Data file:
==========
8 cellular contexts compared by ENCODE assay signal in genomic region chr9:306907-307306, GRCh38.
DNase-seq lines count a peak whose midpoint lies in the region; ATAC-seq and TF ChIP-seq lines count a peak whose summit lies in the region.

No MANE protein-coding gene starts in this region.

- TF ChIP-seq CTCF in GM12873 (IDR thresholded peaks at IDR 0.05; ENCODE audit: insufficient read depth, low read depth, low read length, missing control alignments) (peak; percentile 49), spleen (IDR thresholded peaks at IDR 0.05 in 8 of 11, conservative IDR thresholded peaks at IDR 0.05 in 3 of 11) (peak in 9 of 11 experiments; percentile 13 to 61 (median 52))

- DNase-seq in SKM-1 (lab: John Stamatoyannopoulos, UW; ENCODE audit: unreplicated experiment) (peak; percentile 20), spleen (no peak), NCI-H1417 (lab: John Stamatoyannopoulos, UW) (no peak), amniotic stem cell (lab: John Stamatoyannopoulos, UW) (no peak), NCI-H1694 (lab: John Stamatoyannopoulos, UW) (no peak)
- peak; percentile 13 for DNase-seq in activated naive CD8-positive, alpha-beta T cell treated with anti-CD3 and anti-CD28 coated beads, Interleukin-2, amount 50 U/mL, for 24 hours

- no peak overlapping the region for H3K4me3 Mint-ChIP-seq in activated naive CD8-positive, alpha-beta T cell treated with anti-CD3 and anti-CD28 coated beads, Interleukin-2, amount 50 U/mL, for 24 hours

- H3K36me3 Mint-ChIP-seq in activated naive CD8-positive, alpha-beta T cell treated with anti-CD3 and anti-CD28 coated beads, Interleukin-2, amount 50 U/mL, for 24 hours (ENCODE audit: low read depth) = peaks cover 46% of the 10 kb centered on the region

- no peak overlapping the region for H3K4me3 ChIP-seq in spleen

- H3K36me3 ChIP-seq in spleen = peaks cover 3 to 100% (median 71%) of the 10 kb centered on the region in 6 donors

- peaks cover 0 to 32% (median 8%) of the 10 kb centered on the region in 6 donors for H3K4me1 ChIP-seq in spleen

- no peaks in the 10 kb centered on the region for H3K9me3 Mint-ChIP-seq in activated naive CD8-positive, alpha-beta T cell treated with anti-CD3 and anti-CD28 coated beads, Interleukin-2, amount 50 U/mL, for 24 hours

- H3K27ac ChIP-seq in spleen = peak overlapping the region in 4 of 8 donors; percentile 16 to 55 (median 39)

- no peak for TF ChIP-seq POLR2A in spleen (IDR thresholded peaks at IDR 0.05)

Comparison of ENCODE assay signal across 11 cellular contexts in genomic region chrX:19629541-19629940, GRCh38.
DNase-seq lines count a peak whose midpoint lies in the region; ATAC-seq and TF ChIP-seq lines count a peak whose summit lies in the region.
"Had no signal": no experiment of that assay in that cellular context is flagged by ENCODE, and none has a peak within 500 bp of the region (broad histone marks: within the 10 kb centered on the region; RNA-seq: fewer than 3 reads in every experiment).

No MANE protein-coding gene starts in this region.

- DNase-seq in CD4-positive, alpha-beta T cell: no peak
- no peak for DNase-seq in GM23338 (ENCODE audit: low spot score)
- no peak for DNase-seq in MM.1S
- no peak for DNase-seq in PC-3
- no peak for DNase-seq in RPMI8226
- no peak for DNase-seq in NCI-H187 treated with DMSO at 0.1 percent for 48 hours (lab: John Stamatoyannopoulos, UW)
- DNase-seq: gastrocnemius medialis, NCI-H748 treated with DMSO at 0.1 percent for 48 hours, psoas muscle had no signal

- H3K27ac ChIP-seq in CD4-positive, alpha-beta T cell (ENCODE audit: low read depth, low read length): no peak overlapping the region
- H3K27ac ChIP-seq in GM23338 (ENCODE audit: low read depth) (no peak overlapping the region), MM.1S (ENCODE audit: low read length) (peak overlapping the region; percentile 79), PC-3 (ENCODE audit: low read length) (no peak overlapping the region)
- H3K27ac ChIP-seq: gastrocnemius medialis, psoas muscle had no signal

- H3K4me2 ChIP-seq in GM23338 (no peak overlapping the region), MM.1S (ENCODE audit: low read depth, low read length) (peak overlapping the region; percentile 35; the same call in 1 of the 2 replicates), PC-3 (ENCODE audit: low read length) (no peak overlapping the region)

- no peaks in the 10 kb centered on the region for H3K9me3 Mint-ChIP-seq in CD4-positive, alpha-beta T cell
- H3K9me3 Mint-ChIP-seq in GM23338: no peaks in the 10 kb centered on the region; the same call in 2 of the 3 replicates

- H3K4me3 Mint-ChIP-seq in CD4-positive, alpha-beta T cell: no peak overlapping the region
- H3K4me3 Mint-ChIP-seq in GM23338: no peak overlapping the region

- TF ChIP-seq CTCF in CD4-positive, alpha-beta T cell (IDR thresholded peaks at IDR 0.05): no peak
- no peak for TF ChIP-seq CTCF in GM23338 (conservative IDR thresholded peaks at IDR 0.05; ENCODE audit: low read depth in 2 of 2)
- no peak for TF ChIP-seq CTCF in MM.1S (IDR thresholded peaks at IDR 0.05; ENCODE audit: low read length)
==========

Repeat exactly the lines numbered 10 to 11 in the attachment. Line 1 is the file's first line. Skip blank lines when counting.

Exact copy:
- H3K36me3 ChIP-seq in spleen = peaks cover 3 to 100% (median 71%) of the 10 kb centered on the region in 6 donors

- peaks cover 0 to 32% (median 8%) of the 10 kb centered on the region in 6 donors for H3K4me1 ChIP-seq in spleen